Harold Godwineson was king of England from January 1066 until his death at Hastings in October of that year. For much of the reign of Edward the Confessor, who was married to Harold’s sister Eadgyth, the Godwine family, led by Earl Godwine, had dominated English politics. In The House of Godwine, Emma Mason tells the turbulent story of a remarkable family which, until Harold’s unexpected defeat, looked far more likely than the dukes of Normandy to provide the long-term rulers of England. But for the Norman Conquest, an Anglo-Saxon England ruled by the Godwine dynasty would have developed very differently from that dominated by the Normans.
Emma Mason was, until her recent retirement, Senior Lecturer in History at Birkbeck College, London. She has written extensively on medieval England and William Rufus in particular. She has contributed to several Radio 4 historical documentaries including Document and Historical Inquests.
A well researched and very readable account of the Godwine dynasty. This book tells the story of the family's rise to power and subsequent demise after King Harold's death at the battle of Hastings. My only criticism is that a family tree would have been helpful.
I read this book some months ago, and today, as I was looking up a detail for more clarification, I realized that this volume was full of paper slips marking important passages. Then I realized I never reviewed this book which I keep on hand while working on my historical fiction projects. Well, I suppose this is a classic case of taking a book for granted, since I'm still actively using it.
I find "The House of Godwine" to be a clear, detailed and useful history that goes farther than merely recording pertinent details. Emma Mason skillfully puts "two and two" together and ventures to explain how certain events occurred or why people did what they did. For instance, when Harold launched his lightning attack on the court of Gruffydd ap Llewelyn in 1062: "It has been suggested that Aelfgar died in the Christmas season, possibly while attending court, and that this opportunity was seized to attack his ally Gruffydd ap Llewelyn before he learned of the earl's death and could reinforce his own position." Now, I knew about the Christmas campaign for years but never thought to associate it with Aelfgar's death. This may or may not have happened as suggested, but the explanation is compelling.
In case you are wondering, yes, Emma uses extensive Notes to support her work. In fact, out of 281 pages, the Notes and Index start on page 203. As far as I can tell, she used her sources to best describe an event (such as the Battle of Hastings), then gave references every step of the way. So at Hastings, for instance, she gave us a depiction of the battle with notes every few sentences referencing many different sources. All told, the battle description was thorough and it made a lot of sense. The same technique is used throughout the book.
I would say The House of Godwine is not an ideal history for beginners. It is not light reading, but for someone versed in the basics, the details here are welcome and useful. I picked up many things I hadn't run across before. Another for-instance: "Harold knew that Norman plans for invasion of England were now well under way. William of Poitiers wrote that he sent spies to report back with more detailed information. One of these men was captured and his cover story was blown. He was taken before the duke, but instead of condemning him William seized the opportunity to send a message intended to demoralize his rival..." That's the kind of detail I just gobble up!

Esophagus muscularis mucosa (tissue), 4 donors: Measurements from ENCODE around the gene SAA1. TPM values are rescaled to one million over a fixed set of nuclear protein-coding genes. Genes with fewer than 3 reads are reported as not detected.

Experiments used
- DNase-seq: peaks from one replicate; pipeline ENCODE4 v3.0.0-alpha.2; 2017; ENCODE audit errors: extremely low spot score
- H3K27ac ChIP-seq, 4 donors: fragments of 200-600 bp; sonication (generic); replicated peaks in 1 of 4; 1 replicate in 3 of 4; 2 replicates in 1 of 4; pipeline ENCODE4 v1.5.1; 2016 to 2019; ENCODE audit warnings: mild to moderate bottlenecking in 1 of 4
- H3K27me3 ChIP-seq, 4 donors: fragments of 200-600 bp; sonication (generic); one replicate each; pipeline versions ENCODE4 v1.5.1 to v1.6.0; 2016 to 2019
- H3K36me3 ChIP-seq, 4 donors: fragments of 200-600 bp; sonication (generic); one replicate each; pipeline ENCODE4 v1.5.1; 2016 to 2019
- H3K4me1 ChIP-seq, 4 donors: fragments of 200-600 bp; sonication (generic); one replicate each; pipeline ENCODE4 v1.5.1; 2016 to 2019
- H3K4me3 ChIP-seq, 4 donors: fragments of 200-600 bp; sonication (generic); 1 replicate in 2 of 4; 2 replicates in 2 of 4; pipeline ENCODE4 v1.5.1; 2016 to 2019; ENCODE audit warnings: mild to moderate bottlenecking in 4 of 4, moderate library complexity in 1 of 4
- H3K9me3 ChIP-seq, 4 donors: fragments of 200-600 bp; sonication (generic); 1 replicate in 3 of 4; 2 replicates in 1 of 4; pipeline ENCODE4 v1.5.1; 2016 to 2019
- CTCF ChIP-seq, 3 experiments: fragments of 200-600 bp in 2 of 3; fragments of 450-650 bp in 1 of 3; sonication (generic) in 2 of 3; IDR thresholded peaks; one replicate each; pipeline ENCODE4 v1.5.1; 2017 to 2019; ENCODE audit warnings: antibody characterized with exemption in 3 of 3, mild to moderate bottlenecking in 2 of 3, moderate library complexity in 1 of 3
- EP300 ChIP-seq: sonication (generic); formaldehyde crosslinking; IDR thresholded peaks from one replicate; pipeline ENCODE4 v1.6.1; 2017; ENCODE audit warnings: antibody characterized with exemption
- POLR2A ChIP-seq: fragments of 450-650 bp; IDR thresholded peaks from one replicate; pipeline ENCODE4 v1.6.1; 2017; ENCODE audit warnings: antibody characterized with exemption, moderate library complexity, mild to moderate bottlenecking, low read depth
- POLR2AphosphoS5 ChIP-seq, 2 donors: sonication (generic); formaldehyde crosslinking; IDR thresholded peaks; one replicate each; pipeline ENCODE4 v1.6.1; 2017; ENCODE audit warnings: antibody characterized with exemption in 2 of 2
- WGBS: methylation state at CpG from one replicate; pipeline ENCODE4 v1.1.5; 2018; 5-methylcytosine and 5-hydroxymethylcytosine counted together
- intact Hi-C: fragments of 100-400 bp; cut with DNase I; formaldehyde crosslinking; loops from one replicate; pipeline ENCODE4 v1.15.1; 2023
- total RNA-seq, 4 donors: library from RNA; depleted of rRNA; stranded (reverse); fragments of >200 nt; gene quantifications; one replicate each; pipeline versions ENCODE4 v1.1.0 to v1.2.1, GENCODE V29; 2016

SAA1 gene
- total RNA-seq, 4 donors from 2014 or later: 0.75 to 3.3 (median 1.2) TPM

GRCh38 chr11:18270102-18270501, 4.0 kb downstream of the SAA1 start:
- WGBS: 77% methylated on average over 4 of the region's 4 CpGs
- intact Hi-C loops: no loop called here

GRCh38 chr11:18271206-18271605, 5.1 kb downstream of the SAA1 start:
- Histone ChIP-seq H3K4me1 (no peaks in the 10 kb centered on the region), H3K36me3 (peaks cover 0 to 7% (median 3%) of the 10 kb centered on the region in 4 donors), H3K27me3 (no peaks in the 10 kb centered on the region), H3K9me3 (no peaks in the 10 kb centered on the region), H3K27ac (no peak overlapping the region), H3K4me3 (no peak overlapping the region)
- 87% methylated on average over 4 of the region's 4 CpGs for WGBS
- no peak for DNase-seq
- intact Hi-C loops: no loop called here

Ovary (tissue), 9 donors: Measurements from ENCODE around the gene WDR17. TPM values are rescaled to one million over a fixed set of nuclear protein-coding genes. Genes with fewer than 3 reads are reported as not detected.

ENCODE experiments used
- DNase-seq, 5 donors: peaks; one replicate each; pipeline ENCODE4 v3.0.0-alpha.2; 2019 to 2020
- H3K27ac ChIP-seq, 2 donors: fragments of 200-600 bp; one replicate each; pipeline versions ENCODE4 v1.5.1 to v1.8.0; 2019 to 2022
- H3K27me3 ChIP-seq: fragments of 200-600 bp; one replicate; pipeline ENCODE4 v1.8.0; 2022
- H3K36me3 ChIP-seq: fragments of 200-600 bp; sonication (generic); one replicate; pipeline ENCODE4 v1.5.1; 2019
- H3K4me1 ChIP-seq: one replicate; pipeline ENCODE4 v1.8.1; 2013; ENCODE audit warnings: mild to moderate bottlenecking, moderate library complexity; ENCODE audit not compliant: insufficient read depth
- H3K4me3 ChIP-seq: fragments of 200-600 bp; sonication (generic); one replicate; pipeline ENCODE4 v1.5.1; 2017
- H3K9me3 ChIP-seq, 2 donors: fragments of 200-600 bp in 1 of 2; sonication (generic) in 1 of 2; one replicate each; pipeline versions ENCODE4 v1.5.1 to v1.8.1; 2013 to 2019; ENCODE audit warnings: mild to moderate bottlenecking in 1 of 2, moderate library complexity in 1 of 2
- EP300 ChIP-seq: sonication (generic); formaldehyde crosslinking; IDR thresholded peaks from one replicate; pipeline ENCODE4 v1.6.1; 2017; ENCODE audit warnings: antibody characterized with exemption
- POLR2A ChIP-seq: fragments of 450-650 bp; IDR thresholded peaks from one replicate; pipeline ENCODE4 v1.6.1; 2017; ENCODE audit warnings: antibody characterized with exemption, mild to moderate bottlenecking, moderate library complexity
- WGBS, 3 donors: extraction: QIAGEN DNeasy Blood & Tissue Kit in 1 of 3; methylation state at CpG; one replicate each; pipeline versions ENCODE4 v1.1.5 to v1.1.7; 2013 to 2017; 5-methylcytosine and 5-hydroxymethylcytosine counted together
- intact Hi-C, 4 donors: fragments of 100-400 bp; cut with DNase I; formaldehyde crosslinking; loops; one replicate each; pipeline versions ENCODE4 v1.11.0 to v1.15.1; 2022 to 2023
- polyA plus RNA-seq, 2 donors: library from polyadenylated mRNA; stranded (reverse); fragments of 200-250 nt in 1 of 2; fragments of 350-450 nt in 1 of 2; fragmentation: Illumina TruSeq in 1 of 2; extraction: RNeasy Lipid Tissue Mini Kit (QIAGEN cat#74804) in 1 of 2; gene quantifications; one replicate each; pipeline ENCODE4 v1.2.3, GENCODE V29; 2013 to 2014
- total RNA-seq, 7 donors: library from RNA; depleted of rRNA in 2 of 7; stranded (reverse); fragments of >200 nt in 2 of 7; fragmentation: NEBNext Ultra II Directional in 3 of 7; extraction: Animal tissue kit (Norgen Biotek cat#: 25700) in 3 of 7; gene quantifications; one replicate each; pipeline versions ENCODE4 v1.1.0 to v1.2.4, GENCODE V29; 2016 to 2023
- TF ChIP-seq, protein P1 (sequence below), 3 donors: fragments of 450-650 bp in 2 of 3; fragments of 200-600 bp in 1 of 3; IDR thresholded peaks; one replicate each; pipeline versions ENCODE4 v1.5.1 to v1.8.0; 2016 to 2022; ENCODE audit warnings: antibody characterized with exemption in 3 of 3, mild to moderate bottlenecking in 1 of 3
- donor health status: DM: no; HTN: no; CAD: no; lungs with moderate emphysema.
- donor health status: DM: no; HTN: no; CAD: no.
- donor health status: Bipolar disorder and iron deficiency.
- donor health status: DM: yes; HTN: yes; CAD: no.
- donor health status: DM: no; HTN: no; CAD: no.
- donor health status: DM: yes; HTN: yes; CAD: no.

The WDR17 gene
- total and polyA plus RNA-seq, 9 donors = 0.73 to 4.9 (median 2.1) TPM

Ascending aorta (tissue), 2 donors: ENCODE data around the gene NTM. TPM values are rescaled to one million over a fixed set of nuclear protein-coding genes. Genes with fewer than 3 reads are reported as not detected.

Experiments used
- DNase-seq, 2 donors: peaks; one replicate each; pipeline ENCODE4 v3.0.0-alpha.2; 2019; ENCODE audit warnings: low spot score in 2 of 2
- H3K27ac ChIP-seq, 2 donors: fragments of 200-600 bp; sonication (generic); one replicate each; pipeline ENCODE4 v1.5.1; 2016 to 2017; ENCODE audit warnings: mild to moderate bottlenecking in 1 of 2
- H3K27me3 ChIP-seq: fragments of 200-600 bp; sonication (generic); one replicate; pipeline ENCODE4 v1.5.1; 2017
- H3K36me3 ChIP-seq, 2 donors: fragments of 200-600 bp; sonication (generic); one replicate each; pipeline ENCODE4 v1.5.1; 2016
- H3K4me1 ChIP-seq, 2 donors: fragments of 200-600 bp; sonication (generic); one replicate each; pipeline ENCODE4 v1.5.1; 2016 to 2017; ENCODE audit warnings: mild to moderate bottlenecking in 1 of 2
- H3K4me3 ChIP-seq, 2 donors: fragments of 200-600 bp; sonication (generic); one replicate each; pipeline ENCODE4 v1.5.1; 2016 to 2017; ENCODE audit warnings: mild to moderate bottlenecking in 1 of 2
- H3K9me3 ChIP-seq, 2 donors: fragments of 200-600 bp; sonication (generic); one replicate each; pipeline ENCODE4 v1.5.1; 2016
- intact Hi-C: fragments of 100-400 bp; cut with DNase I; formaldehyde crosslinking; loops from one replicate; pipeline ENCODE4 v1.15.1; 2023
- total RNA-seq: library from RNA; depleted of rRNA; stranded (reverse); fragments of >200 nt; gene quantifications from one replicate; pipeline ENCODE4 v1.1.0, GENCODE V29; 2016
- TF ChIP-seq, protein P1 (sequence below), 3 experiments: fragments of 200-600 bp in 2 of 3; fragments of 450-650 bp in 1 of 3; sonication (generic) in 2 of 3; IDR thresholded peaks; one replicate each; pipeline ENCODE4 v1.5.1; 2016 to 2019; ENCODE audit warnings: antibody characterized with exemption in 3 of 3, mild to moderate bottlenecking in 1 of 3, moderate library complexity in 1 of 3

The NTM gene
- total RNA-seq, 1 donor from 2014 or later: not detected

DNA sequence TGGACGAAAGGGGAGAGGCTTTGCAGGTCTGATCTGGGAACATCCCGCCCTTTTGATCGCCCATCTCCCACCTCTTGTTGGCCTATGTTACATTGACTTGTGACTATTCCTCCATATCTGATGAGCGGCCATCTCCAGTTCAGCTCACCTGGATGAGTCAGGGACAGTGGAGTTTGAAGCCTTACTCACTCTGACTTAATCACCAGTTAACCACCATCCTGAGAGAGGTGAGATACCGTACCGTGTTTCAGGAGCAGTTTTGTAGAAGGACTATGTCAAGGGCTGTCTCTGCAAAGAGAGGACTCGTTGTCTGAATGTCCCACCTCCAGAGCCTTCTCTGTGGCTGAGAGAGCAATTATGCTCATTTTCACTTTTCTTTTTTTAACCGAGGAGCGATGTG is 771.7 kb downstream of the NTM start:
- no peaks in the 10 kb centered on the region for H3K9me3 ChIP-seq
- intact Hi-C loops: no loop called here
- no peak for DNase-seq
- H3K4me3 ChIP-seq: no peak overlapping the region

The book starts with a good overview of England's culture and politics before and during Aethelred's reign, and ends with how the survivors after Hastings dealt with the new regime. This is where I discovered that Count Alain le Rouge, who led the Breton contingent at Hastings, carried off Edith Swanneck's daughter Gunhild from her exile at Wilton abbey. Since Alain held much of the land previously owned by Gunhild's mother, the daughter's presence presumably calmed his Anglo-Danish tenants. She stayed with him until he died then became his brother's partner in turn. I learned this tidbit just in time to incorporate it into my debut novel. Needless to say, I was thrilled. This is one book I will have to read more than once.
This volume is based on a course the author taught at the University of London and is enhanced by her discussions with colleagues at the annual Battle Conference on Anglo-Norman Studies — which is to say she knows what she’s talking about when it comes to perspectives of conquest, especially as they pertain to (in this case) the losers. Certainly, Harold Godwinson is remembered mostly for having lost his kingdom at Hastings, but the family went on to be both glorified and demonized. Where did all this status come from? The hard facts regarding the family’s wealth (greater than the king’s) and power (nearly so) survive to some extent in official records but the narrative context is all prejudicial in one direction or the other. Mason tries to correct this by tracing the role of the kin-group in Anglo-Saxon society, and the importance of the church (which Godwine and his descendants carefully supported), and the astute political maneuvering by the founder of the family during the reign of Canute, the canny Danish interloper. An expert study and a good starting point for further examination of the kingdom-as-family-business.